P347Increased systolic strain rate early after transcatheter aortic valve implantation


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Abstract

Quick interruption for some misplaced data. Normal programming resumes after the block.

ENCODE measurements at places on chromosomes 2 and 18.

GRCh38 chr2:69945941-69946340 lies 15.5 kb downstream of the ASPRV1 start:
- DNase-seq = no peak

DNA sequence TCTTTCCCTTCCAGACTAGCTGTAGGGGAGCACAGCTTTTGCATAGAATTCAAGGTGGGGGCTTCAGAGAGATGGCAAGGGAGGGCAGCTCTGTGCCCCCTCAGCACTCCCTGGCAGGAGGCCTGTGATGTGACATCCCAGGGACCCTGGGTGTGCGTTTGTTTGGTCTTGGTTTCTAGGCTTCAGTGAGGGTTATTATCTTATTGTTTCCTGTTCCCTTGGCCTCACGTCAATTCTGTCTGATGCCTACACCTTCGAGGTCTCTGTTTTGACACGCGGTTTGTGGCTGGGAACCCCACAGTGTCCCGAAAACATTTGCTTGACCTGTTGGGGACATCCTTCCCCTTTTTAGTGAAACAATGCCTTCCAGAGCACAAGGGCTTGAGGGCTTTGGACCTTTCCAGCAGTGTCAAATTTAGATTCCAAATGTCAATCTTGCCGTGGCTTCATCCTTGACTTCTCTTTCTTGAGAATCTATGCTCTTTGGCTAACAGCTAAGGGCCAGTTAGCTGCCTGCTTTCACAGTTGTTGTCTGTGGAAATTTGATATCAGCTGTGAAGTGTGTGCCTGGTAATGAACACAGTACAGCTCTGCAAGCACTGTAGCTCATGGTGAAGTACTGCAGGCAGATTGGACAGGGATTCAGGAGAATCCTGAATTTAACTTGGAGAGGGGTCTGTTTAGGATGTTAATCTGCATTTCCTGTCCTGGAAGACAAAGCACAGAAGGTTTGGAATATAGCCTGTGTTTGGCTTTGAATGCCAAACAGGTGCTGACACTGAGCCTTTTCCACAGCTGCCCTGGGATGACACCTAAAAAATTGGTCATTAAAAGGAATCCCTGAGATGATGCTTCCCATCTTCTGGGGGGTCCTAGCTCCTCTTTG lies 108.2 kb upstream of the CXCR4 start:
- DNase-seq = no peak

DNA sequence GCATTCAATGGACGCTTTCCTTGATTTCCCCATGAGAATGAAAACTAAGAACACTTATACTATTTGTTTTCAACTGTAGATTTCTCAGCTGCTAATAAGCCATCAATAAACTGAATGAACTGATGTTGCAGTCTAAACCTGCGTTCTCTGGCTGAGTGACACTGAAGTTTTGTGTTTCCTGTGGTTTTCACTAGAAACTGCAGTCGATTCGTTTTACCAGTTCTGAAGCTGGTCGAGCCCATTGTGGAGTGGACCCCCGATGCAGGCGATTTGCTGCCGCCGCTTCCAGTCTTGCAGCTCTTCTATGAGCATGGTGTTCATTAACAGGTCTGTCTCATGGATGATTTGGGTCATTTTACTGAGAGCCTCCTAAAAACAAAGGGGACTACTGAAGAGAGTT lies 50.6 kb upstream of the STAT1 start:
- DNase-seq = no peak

Purpose: Transcatheter aortic valve implantation (TAVI) provides a model for studying left ventricular (LV) adaptation to abrupt afterload decrease in a setting without pericardiotomy or cardioplegia.Methods: 19 patients (6 men, 82±6 years) were studied one day before and 5 days after TAVI of CoreValve prosthesis, using conventional and speckletracking echocardiography. In parasternal short axis (PSAX) an imaging plane apical to the base of the papillary muscles was used for circumferential and radial deformation and for rotation. Apical 4-chamber was used for longitudinal deformation analysis.Results: Abrupt relief of severe aortic stenosis was followed by increased systolic strain rate, both circumferentially and radially in parasternal short axis and longitudinally in apical 4-chamber.Systolic strain and rotation were not significantly increased (cfr Table). Change in heart rate or blood pressure did not correlate with and could not explain changes in any of the deformation variables.Conclusions: Systolic function early after TAVI was characterized by increased strain rate reflecting a more rapid contraction.

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